Tuesday, April 5, 2011


One of the best things you can do, whether it be gardening with vegetables, or planting fruit trees, or herbs, or flowers or even just a simple lawn, is to find out what your Plant Hardiness Zone is.

What is that you say?  Have you ever gotten those great catalogs in the mail with page after page of pretty flowers or exotic fruits and vegetables?  And you think "wow, that would look so awesome in my yard!"  Usually somewhere in the fine print of that plant's description is something like "Zone 5".  This means it's ok to grow in all zones to Zone 5.  If you're in Zone 10, that plant probably isn't going to do well.  So those pretty plants you see in the catalogs might do wonderfully up North where it's not so hot, but might not do well down South in the hot summer.  Don't order the plant if it's not going to do well in your zone.

There are so many factors that can impact your plants.  Most importantly are the temperature extremes in your area.  What is the hottest it gets?  What is the coldest?  Does it freeze?   Are the extreme temps long lasting or short lived?

What about annual rainfall?  That can affect plants.  Some
don't like "wet feet" and if you're in an area with a very high
annual rainfall total, you'll want plants that like that.
What about drought conditions?  Just like too much rain, still other plants are more suited to a drier or arid climate.  Even the hours of "full sun" per day is important.

Believe it or not, even wind conditions can affect your plant selection.  Perhaps not as important as temp extremes and wet/dry conditions, but you should take this into account as well.

One of the best websites I've found that narrows much of this information down, is this really cool interactive website.  You just put in your zipcode and hit enter and you can get all sorts of good information about where you live. Sometimes you have to just do some googling.  My favorite search term to use is "best PLANT for LOCATION".  For example, I might google "best pecan tree for Houston Texas".   That narrows your search down to things that are more appropriate for your area.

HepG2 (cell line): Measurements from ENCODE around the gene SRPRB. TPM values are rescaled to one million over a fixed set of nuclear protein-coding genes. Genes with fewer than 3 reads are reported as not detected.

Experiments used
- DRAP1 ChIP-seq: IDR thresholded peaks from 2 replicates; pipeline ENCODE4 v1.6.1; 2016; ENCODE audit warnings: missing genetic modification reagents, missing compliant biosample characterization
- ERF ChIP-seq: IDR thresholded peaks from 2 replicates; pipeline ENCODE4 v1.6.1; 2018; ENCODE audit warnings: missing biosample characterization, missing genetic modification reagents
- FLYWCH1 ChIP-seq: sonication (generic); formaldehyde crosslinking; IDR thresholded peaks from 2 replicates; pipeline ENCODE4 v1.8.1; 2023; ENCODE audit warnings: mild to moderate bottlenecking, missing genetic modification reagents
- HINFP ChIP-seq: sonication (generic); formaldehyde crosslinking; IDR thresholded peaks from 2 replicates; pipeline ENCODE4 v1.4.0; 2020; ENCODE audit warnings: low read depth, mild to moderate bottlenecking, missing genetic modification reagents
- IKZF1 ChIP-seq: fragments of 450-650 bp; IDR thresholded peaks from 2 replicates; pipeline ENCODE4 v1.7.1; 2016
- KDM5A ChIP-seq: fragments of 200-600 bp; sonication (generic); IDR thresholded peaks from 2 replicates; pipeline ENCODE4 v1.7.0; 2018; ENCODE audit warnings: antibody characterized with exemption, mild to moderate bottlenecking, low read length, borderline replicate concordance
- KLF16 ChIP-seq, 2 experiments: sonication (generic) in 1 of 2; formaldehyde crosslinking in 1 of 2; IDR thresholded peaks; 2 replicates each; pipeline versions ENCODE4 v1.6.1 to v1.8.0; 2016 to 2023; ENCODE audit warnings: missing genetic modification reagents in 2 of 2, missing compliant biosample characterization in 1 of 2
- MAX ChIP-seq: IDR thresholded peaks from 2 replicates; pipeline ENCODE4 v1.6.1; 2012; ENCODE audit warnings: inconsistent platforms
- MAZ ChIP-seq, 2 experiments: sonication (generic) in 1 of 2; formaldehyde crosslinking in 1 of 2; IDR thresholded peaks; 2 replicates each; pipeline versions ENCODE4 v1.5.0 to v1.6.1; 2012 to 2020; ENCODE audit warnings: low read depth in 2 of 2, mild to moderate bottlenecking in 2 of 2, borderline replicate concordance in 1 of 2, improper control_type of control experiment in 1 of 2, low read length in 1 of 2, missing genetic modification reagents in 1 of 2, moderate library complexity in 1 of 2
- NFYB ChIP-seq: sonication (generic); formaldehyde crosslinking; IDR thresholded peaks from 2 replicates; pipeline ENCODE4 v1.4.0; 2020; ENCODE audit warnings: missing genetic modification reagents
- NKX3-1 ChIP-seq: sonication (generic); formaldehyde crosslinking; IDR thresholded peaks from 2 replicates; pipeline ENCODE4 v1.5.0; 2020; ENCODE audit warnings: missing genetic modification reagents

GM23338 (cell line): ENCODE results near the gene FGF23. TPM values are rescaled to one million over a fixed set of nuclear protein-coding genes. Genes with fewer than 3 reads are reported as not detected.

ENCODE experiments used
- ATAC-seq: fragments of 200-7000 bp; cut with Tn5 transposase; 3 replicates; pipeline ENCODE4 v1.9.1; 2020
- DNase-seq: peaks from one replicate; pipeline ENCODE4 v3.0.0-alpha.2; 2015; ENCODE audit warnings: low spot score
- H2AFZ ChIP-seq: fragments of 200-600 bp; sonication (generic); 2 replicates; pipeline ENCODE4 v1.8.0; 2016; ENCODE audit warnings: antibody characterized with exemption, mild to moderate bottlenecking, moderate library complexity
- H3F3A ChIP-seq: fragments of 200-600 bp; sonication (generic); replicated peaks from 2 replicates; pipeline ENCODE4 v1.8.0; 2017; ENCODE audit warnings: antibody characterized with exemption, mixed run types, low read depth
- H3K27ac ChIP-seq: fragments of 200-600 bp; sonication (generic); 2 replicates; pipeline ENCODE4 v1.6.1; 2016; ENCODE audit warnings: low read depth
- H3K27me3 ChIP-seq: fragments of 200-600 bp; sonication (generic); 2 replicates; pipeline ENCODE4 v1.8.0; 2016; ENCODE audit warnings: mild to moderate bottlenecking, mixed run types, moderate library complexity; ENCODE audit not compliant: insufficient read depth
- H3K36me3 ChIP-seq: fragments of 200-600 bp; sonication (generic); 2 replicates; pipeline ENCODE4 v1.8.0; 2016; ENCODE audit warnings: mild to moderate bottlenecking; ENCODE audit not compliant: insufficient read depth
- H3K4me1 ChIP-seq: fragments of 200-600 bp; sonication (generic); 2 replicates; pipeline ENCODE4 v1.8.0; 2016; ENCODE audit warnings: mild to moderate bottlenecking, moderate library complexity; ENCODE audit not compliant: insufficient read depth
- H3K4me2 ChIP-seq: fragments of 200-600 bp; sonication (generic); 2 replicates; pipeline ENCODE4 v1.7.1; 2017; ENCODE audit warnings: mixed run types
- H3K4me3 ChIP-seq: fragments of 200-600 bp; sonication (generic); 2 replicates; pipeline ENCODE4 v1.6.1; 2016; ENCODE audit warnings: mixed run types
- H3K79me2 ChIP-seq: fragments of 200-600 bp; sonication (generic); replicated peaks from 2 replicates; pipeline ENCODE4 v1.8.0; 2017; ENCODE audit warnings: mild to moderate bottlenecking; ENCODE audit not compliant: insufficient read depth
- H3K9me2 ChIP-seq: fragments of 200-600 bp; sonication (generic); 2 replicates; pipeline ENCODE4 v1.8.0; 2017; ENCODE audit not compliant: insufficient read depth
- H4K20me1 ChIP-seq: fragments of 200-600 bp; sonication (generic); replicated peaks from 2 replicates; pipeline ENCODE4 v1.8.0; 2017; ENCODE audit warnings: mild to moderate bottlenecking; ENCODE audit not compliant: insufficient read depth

If you're lucky, you can find your county extension office website, or maybe a local college's agriculture or horticulture department.   I'm fortunate here in this part of Texas...we're very near one of the finest in the country, Texas A&M University.  This website that they put out, has great info for those of us here in Texas.

So what is "native planting"?  Simply put, it's planting the plants that are normally found in your area.  Those plants that will do best.  If they have grown in your area forever, they are going to be great assets to your yard.  This may apply more toward, perhaps, landscaping type plants, though there are native fruit trees, native nut trees, native flowers,  etc.  There are rarely native vegetables, but there are vegetables (and herbs) that are better adapted/suited to different climates.  Just do your research to see what works best for you.  If you decide you want to grow, say, zucchini, find out which one does best in your part of the world.  That's what horticulturalists do best.  They cross different varieties to come up with one that is better in a hotter environment, or colder, or wetter, or drier. A 'native plant' is going to give you the best shot at an easy to care for, long lived, nice plant for your yard.  Bottom line, as with most anything, don't just buy the first plant you see, be it online, from a catalog, or in a store.

Remember this little tip:  If you shop at a big box retail chain's garden center, chances are you are going to get just a generic variety of plants, probably the same plants at the same store in the next state over. Think about it; they can't ship different plants to different cities in different states.  They are more apt to load a truck with plants from one supplier and ship to all the stores in a given region.  You will probably get a generic plant that might or might not do well.  A better place to find plants for your zone is to find a local garden center/plant nursery.  They will be more likely to stock plants better adapted to your area. Not to mention, you can ask questions of someone that would be more apt to have the correct answer.

Thanks and happy researching and happy planting!!!  


  1. Here I have to wait for the ground to thaw first!!! One thing we have here that you don't that I love about living in the midwest - LILACS!! So fragrant and beautiful but don't do well in Houston. However, your comment about the big box stores is right on. I have to laugh when I go into places and see the hibiscus plants that I love from living in Houston. Never going to last here in WI!!!

    BTW - I took a picture of my front yard yesterday that I have to send you. It looks very much like your inspiration Thursday picture with the pond. It's what happens to our yard when the snow melts or we get heavy rain.

  2. Awww, Lilacs...yes, perfect example. They are beautiful and smell incredible, but alas, they'll last about a month down here and then die in the heat. Same for your Hibiscus, great plants for us down here, but up North they'd last until the first freeze and be dead.


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